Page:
Album review: Soulfly – Totem
It’s ‘keelar’ metal time again as Soulfly hit album number 12…
Despite making music that sounds like a human skull being crushed, Soulfly frontman Max Cavalera is a font of good vibes. His recent stop in New York City proved to be an awesome show fostering nothing but heavy metal positivity, and when he sat down with his son Richie to talk about touring as relatives, he was enthusiastic about his love of metal and family. But while Max loves playing big U.S. cities, he has a special place in his heart for those fans brave enough to be metalheads in countries where the music is still considered dangerous and blasphemous.
"We had a friend who came to our show in Turkey, and they’re from Iran," said Max. "And we’re hanging out, and he says, ‘You wanna see something really fucked up?’ He grabs his phone and shows us a picture of his back, and it’s all bloody and fucked up. He got caned by the cops because he was wearing a metal shirt. Just from wearing… a fucking… T-SHIRT. It’s something we put on and don’t even think about here. When you wear that Slayer shirt, do you think the cops are going to come out and grab you? You’re going to get brutalized? That thought doesn’t even cross your mind, right? But that’s what they live with. And I really respect that -- that love of metal, that insane courage it takes to be a metalhead.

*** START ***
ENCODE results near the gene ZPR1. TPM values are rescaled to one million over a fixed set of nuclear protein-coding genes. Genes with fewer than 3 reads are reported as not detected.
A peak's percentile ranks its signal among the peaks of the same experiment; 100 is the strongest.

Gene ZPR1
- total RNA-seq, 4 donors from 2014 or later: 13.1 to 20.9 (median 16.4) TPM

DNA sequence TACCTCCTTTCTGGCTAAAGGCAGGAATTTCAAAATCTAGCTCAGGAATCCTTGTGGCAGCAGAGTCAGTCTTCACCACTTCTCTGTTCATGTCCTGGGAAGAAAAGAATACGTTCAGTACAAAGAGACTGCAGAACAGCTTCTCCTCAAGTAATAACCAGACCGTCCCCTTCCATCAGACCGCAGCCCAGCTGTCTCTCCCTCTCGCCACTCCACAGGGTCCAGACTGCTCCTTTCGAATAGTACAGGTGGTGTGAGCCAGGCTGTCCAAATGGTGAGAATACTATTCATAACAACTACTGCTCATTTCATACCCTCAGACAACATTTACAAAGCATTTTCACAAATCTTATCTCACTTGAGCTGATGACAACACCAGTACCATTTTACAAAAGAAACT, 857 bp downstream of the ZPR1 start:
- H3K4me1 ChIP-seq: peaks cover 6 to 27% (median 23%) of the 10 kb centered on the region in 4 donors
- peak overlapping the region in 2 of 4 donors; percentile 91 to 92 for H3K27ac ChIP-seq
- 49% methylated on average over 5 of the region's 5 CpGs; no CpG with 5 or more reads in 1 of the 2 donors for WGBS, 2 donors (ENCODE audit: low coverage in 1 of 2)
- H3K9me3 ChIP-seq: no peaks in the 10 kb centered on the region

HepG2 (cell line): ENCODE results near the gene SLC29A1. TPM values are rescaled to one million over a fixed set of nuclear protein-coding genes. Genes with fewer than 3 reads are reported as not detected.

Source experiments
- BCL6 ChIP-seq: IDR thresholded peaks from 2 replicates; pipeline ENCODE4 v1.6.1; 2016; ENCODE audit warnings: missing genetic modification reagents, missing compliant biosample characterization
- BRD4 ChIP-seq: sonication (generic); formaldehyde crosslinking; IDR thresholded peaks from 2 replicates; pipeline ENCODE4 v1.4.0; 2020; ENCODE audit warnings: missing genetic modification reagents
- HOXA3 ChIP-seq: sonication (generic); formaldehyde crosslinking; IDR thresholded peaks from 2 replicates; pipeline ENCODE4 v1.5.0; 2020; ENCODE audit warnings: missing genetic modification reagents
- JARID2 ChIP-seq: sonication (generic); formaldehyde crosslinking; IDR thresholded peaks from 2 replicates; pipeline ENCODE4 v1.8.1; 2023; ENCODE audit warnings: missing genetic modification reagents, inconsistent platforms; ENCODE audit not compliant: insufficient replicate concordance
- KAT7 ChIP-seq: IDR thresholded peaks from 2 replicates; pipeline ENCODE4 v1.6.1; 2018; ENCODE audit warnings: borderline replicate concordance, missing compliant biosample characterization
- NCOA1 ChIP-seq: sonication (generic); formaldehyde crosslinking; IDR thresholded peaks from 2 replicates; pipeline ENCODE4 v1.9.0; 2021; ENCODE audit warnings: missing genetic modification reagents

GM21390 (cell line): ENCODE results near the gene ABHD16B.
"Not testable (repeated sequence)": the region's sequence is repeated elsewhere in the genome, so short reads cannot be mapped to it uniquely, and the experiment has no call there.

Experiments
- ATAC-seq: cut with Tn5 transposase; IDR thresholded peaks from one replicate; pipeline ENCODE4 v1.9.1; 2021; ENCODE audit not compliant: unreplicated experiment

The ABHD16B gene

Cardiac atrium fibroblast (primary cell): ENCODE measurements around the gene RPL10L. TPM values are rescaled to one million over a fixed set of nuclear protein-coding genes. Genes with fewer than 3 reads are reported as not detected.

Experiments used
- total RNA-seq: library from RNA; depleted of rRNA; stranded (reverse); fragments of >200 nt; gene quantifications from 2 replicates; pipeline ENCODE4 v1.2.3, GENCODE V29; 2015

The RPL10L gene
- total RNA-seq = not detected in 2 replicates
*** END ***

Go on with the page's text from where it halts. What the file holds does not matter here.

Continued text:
"So I had to do something," he continues, "and a friend of his, this girl, plays an Iranian instrument. I put her on the album, on the song Dead Behind The Eyes."
Max doesn't only admire those fans who stay true to metal in hostile environments, he also considers it his obligation to tour in places where danger is ever-present. In his mind, terrorism and fear-mongering are nothing in the face of heavy metal.
"We're crazy, we'll play anywhere," says Max with a smile. "I’ve been to North Africa, Israel… There was one time, right after 9/11, everyone was cancelling their tours to Europe. We said, ‘Fuck that, we’re going’. That’s how terrorists win. Fear cannot be bigger than music. Metal is bigger than fear. I remember we played one of the first metal shows in Paris after the [Bataclan] attacks. And you could feel it--the anger came out in a big way, right on the first song. It was like an atomic bomb set off. And I think metal is good for shit like that."
That said, Max still has love for playing the first-world, where metal may not be illegal, but remains entrenched in the underground.
"It’s a bit different, but in the U.S., I really like the passion of the fans," he says. "Here, pop is bigger. Hip-hop is bigger. But the underline of America is very metal. Metal has always been loved here, all the way back since the rock times, with Alice Cooper, Ted Nugent, shit like that. I love touring America, and I always have. "
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